US seeks resolution's quick approval

Rice: This problem "is not going to be solved by one resolution."

condoleezza rice 298 (photo credit: AP [file])
condoleezza rice 298
(photo credit: AP [file])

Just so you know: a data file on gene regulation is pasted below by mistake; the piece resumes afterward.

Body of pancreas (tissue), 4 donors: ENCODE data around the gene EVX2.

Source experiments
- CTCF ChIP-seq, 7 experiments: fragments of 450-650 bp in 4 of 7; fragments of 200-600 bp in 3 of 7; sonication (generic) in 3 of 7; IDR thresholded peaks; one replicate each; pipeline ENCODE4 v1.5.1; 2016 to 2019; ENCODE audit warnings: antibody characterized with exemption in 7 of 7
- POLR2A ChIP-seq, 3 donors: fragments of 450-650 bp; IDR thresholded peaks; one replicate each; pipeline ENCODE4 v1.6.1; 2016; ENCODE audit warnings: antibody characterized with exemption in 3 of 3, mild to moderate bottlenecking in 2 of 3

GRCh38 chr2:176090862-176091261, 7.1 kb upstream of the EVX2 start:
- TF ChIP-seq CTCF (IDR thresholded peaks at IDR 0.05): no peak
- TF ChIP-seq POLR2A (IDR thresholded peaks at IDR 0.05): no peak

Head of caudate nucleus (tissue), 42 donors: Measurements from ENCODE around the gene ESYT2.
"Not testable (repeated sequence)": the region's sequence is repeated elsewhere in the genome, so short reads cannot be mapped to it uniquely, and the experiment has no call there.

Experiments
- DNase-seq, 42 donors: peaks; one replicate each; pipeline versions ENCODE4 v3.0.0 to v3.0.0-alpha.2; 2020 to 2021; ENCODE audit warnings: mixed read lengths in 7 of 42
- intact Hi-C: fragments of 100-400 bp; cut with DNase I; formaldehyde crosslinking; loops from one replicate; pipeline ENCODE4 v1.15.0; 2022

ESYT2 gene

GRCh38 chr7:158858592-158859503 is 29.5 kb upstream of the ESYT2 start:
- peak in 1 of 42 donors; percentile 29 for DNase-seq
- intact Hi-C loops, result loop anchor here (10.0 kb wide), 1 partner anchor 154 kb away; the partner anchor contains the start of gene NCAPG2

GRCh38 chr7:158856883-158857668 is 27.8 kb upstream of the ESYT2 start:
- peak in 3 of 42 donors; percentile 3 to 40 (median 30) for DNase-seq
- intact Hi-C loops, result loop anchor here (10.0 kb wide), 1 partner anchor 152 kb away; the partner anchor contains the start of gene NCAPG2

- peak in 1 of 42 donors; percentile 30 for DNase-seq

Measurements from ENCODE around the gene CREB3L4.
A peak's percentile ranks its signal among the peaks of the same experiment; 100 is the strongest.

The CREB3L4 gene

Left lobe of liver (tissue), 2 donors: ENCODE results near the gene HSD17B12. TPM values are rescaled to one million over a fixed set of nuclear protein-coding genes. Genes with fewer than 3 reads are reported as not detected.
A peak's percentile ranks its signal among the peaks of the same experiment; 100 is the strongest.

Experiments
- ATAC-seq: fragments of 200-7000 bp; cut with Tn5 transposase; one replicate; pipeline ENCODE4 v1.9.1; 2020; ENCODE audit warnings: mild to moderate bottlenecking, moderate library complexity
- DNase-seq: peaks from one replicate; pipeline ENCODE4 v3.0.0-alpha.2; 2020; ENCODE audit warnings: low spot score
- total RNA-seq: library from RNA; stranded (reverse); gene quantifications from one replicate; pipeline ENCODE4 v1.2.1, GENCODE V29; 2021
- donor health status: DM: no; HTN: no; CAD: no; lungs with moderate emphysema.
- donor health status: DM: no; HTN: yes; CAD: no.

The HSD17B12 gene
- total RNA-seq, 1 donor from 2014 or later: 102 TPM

The Bush administration is pushing for quick approval of a cease-fire resolution from the UN Security Council, but is warning the action is unlikely to put an immediate stop to the fighting in the Israeli-Hizbullah conflict. US officials say they expect the council to vote by Tuesday on the resolution designed to stop the major military operations that have been disrupting life in Lebanon and Israel for more than three weeks. The fighting between Israel and Hizbullah guerrillas in Lebanon intensified over the weekend as diplomatic work was under way at the United Nations. Security Council experts went over the draft for several hours Sunday, and diplomats said there was a widespread feeling that it did not sufficiently take Lebanon's concerns into account. Several members suggested amendments. President George W. Bush, on a 10-day vacation at his ranch, left the negotiations to his diplomatic aides. Secretary of State Condoleezza Rice and National Security Adviser Stephen Hadley spent the weekend on the president's grounds and kept him updated. Bush stayed in seclusion and had not commented publicly about the draft, reached through negotiations between the US and France and announced at the United Nations early Saturday. But he planned to speak to reporters about the developments Monday morning, with Rice at his side. The draft calls for Hizbullah to stop all military operations and for Israel to stop its offensive military drive into Lebanon. The proposal would allow Israel to strike back if Hizbullah were to break a cease-fire. Lebanon urged the council to revise the resolution to demand that Israel pull its forces out of the country once hostilities end and hand over its positions to UN peacekeepers. The draft made no mention of an Israeli withdrawal. The United States wants a second resolution that would form an international force that would move into Lebanon and help take control of the southern part of the country, where the Hizbullah has been operating. "We're trying to deal with a problem that has been festering and brewing in Lebanon now for years and years and years," Rice said Sunday. "And so it's not going to be solved by one resolution in the Security Council. "I can't say that you should rule out that there could be skirmishes of some kind for some time to come," she said. The Lebanese parliamentary speaker, a prominent Shi'ite who has been negotiating on behalf of Hizbullah, rejected the US-French plan because it did not include an immediate cease-fire and withdrawal of Israeli troops. US officials seemed to acknowledge that they don't expect Hizbullah to comply with the resolution if it is approved. Rice said that once the resolution passes, "then we'll see who is for peace and who isn't." Hadley said Hizbullah's response to an approved resolution would be a "clarifying moment." "I don't think you'll see an instantaneous end to the violence," Hadley said. "As you know, historically, these cease-fires take some time to go into effect, particularly if, unfortunately, Hizbullah were to reject it."